My golf school season starts here and now. It is very nice to return to a course and hotel I had the pleasure to see grow over the years. From a brand new course with a tent as a pro shop to a lovely hotel and spa with a brilliant set up for a golf school. I have 12 people on the Valle del Este golf school 2017 who have arrived from different locations in the UK. They all have the single objective of improving their golf under the sunshine in Spain.
I started the first day going over the basics of what is needed to improve the feeling of playing good golf and recording a good score. The low point , contact, direction and balance. To start the build up we concentrated on pitching with the basics in mind and the need to achieve distance control. This session gave me opportunity to make a video record of everyone’s set up, swing and ball contact as well as let the group warm up for the more vigorous work to come. After lunch we played the course which gave everyone opportunity to experience the swing and ball hitting feeling they started to build up during the morning.
On the 2nd day we reversed the programme by playing on the course. It was good to see some improvements but also exposed the need to do some really concentrated work on putting, which we all know has a massive impact on the card. We moved on to the practice ground at the far end of the range, and discussed the importance of a good set up, keeping as still as possible, keeping the head and eyes still when playing the stroke and listening for the ball to leave the club face and drop in the hole. I set up stations with aids to encourage everyone to keep the club face square at take away, contact and follow though. I used a rail to help maintain a straight pathway throughout the stroke and judge whether the putter head is square at impact. We also talked through the techniques of reading greens. The whole session was great fun in the sun. We moved over to the range to work on driving and long shots where the importance of balance, keeping the core centred over the ball with pressure remaining firmly on the left leg (for right handers and right leg for left handers). I use drills in these sessions to enable players to develop a good feeling of being able to allow shoulders to turn with a tilted angle while also keeping arms straight. It is great to see the ‘light switch moment’ as the group get the feeling.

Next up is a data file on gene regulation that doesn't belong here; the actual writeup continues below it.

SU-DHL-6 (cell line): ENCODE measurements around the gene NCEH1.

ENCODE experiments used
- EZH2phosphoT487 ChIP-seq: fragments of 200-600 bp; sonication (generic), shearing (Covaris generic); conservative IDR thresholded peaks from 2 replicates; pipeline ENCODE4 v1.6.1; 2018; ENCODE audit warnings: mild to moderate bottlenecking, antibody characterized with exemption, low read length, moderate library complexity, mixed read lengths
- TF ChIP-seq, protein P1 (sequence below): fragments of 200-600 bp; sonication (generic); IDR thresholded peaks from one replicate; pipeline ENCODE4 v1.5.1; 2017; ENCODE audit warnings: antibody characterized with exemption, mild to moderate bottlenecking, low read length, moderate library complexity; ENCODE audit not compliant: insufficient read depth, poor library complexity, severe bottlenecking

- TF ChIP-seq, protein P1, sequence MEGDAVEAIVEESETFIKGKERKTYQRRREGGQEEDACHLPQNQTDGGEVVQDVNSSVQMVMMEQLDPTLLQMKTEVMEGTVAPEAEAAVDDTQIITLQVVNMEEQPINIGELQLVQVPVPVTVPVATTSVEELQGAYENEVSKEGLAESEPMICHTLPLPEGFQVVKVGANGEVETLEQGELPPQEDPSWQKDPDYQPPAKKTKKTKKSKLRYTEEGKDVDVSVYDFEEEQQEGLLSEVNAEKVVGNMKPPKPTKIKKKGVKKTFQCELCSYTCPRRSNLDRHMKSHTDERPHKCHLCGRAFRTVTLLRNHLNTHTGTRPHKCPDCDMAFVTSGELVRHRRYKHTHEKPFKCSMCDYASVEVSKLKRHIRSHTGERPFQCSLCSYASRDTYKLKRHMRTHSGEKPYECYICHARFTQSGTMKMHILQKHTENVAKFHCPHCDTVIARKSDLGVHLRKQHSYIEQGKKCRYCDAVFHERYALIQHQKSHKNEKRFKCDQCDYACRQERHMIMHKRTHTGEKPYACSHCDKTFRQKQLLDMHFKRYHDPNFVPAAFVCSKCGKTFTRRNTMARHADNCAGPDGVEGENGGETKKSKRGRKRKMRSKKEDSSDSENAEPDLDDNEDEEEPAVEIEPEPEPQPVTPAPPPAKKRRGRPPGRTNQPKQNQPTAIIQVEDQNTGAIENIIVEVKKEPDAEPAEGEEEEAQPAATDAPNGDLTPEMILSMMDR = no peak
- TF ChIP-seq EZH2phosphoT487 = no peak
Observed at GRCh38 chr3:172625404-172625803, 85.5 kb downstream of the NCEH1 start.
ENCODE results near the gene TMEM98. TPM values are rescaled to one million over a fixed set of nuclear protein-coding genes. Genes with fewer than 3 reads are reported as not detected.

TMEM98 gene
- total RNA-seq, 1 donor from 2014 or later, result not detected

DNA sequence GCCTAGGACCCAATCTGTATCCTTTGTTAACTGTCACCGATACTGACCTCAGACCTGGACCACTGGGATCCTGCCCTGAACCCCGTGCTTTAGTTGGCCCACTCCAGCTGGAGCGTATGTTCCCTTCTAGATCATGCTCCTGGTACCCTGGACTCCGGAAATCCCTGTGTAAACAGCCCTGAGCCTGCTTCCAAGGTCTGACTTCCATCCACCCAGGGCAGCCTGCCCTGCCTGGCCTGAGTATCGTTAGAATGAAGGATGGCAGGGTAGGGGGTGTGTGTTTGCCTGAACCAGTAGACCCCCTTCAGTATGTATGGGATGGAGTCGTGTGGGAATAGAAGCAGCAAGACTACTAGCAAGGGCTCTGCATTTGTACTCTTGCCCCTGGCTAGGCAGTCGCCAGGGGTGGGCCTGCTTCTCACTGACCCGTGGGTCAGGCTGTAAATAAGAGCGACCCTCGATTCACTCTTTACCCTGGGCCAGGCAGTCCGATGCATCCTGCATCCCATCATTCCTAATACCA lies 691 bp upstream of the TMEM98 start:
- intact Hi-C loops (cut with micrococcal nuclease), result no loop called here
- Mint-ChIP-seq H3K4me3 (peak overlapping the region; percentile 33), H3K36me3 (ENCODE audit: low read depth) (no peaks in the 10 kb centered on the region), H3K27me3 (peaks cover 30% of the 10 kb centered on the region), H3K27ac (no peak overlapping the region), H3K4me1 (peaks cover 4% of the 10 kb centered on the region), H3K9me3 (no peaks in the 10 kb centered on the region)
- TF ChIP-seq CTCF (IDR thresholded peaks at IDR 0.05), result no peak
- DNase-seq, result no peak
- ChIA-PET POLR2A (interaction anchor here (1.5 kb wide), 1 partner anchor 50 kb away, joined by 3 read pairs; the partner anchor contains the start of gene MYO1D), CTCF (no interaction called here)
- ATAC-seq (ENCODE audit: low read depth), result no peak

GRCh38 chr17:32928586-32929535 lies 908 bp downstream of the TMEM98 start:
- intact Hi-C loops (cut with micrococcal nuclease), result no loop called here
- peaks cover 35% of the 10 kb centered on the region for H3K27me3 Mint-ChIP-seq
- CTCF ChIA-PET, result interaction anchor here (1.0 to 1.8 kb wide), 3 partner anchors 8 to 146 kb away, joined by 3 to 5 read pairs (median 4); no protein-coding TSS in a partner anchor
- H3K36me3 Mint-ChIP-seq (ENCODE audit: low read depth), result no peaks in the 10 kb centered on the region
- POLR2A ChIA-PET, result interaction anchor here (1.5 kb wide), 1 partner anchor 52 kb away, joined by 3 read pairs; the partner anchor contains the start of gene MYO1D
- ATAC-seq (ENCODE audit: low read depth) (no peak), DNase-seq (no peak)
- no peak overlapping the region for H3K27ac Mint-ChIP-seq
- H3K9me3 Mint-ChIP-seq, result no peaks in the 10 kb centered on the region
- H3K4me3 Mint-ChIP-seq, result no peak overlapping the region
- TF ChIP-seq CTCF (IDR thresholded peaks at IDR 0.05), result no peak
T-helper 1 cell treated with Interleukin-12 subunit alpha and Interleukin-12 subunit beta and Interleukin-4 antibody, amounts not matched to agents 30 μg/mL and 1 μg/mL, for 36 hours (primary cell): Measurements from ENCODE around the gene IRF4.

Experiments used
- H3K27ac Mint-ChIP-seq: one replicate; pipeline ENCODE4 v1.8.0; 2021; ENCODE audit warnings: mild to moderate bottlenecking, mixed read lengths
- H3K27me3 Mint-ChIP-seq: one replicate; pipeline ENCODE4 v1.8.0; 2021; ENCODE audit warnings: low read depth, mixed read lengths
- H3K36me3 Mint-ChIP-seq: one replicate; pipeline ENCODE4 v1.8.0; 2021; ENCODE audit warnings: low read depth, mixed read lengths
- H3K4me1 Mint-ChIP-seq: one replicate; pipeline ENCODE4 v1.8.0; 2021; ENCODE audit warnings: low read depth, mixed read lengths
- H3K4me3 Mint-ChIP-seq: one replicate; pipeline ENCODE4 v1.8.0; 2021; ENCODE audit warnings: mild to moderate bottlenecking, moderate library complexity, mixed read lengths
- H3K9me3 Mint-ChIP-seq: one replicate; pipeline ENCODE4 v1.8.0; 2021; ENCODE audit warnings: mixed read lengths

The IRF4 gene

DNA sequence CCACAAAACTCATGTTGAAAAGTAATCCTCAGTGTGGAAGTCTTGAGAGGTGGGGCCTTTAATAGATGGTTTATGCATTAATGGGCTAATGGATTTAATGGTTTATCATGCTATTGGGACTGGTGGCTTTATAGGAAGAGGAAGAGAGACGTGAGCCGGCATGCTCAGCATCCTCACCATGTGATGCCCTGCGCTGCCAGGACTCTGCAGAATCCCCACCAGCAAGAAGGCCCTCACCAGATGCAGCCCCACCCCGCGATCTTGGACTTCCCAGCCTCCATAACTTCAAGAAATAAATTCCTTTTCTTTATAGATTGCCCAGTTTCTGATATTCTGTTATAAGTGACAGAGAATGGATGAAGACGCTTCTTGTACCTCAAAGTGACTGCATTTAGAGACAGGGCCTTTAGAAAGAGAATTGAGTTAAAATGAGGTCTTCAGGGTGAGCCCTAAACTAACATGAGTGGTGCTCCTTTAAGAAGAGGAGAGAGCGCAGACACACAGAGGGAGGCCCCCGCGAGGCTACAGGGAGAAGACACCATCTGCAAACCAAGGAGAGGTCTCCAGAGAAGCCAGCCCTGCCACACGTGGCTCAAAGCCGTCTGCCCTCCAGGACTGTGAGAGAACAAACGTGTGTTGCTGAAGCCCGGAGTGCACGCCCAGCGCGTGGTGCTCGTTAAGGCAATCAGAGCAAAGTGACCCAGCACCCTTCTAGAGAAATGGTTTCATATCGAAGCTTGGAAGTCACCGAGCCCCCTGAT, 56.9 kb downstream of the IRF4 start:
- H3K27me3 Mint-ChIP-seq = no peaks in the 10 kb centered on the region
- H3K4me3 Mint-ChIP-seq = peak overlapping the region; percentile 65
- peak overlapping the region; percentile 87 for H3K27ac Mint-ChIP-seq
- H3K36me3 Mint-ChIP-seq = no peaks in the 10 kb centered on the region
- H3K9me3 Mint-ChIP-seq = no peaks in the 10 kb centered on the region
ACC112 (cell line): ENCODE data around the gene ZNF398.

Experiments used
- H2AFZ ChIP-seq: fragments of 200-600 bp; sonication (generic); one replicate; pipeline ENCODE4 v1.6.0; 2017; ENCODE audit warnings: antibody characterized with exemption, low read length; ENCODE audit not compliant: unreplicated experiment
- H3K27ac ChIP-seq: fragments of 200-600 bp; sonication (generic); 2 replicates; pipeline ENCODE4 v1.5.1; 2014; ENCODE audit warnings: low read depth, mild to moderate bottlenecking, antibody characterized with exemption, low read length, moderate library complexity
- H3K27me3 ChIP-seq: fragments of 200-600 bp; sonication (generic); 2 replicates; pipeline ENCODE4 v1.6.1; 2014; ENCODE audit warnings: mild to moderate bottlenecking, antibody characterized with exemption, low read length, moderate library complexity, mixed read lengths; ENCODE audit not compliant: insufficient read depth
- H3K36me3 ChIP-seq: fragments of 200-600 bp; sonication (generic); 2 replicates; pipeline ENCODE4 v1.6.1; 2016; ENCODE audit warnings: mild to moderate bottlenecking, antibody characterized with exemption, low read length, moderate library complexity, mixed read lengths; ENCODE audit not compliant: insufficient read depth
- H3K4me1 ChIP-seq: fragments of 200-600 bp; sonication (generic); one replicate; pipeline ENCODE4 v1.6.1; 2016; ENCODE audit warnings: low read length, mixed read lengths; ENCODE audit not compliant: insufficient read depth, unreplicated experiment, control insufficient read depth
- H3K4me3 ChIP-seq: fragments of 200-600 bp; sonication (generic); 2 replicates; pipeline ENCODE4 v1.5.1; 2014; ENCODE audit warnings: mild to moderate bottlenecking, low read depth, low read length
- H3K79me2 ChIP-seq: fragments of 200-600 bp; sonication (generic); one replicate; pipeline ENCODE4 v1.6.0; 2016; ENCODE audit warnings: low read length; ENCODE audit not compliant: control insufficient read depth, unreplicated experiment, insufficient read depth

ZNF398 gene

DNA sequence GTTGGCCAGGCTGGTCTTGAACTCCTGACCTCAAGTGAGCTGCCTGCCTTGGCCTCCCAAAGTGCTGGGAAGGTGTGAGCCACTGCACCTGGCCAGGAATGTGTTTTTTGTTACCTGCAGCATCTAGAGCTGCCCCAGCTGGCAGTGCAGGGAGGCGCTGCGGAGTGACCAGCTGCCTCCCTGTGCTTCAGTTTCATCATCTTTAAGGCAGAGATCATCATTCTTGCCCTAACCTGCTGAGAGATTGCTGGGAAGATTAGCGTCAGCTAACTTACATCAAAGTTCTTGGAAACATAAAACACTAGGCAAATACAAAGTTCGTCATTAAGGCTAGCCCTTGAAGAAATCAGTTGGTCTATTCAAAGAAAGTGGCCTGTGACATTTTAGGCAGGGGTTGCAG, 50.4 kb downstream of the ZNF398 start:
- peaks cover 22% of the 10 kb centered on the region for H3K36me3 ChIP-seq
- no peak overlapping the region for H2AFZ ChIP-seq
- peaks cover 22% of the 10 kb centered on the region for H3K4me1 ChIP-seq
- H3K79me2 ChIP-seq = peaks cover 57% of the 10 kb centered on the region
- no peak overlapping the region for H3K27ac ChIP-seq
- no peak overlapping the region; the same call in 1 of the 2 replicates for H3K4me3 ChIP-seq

We started day 3 with bunker play and long game. In order for me give everyone the maximum individual attention and concentration I divided the school into two groups of 6 with one working on the long game and the second on bunkers. We then switched the groups. The long game group focussed on set up and balance through the swing. For most students playing bunkers has a big fear factor that has to be overcome. We focussed on the techniques for hitting good bunker shots: look at how the ball is lying; how to address the position of the club face at address; always keep the weight forward 60/40; keep looking at the sand behind the ball; most importantly make a full swing and follow through. I was impressed with everyone’s concentration and how much they improved. I stressed the need to practice bunker shots frequently to ensure the techniques gained are not lost. After all we always try to avoid bunkers and can play a number of rounds without needing to hit out of sand – the techniques can be easily lost through playing well on the course.
We started day 4 with a favourite of mine – chip and run shots. This is being lost a bit on the pro tours where players seem to favour hitting the land and stop shots. I feel these are more difficult for club golfers. Using a 7 iron the aim is to flight the ball 25% in the air and 75% run out to the hole; the aim with a wedge is to carry the ball 50% in the air to the hole and 50% run out on the green. Much depends on getting the right contact with the ball and the right flight. In general terms 45% of the overall game is played within 60 yards of the green. Following the very concentrated work in the morning we had a really pleasant afternoon playing the course.
As always the last day of the school came around too quickly. At this school I felt everyone was a tad tired. We had a round up clinic to go over the major work covered over the week and give the important opportunity for questions and queries. After lunch the group played their last day competition; a full handicap stableford in lovely sunshine. The winner was Chris (aka John boy Walton) with a fab 38 points, Jan H was second with 30 points.
This was a great group to work with and I was so so lucky and really impressed with the hard work everyone put in on a very concentrated school.
There was also a Stack and Tilt Group on a teaching camp and I was lucky enough to spend some time with my mentor, Andy Plummer and to watch this master at work.
I do so love my job.